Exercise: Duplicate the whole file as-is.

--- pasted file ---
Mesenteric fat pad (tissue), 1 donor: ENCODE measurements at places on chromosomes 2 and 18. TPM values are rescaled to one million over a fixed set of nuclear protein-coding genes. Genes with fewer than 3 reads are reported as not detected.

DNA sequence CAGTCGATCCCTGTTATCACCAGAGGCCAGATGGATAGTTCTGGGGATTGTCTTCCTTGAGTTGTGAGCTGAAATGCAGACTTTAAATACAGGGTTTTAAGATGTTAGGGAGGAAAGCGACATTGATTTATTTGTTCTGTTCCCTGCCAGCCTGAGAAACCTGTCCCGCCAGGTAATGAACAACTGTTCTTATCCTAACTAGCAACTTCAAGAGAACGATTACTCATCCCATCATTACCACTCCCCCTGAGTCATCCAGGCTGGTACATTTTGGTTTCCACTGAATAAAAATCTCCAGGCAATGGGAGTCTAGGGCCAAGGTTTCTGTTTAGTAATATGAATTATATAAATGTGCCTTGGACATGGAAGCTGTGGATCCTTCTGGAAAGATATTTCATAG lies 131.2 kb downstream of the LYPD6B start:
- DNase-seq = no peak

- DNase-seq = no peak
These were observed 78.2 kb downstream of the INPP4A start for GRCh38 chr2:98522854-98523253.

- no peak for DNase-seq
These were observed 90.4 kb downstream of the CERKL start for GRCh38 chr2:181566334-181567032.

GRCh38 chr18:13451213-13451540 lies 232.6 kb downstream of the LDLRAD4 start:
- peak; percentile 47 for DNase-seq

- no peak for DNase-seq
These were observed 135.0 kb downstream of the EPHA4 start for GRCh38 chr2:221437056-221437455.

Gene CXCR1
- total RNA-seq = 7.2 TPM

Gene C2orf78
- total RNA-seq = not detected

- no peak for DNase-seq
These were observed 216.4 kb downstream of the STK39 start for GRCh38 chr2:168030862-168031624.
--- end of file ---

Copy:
Mesenteric fat pad (tissue), 1 donor: ENCODE measurements at places on chromosomes 2 and 18. TPM values are rescaled to one million over a fixed set of nuclear protein-coding genes. Genes with fewer than 3 reads are reported as not detected.

DNA sequence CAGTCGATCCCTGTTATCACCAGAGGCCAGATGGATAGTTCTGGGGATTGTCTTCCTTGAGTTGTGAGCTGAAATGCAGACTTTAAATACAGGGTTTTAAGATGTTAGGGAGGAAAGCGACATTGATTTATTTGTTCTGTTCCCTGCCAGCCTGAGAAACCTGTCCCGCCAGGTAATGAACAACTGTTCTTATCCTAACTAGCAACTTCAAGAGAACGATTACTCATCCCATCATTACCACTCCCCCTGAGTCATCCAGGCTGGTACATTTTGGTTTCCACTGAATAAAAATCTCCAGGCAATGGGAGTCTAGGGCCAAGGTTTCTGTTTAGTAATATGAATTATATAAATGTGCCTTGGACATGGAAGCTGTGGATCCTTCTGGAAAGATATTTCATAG lies 131.2 kb downstream of the LYPD6B start:
- DNase-seq = no peak

- DNase-seq = no peak
These were observed 78.2 kb downstream of the INPP4A start for GRCh38 chr2:98522854-98523253.

- no peak for DNase-seq
These were observed 90.4 kb downstream of the CERKL start for GRCh38 chr2:181566334-181567032.

GRCh38 chr18:13451213-13451540 lies 232.6 kb downstream of the LDLRAD4 start:
- peak; percentile 47 for DNase-seq

- no peak for DNase-seq
These were observed 135.0 kb downstream of the EPHA4 start for GRCh38 chr2:221437056-221437455.

Gene CXCR1
- total RNA-seq = 7.2 TPM

Gene C2orf78
- total RNA-seq = not detected

- no peak for DNase-seq
These were observed 216.4 kb downstream of the STK39 start for GRCh38 chr2:168030862-168031624.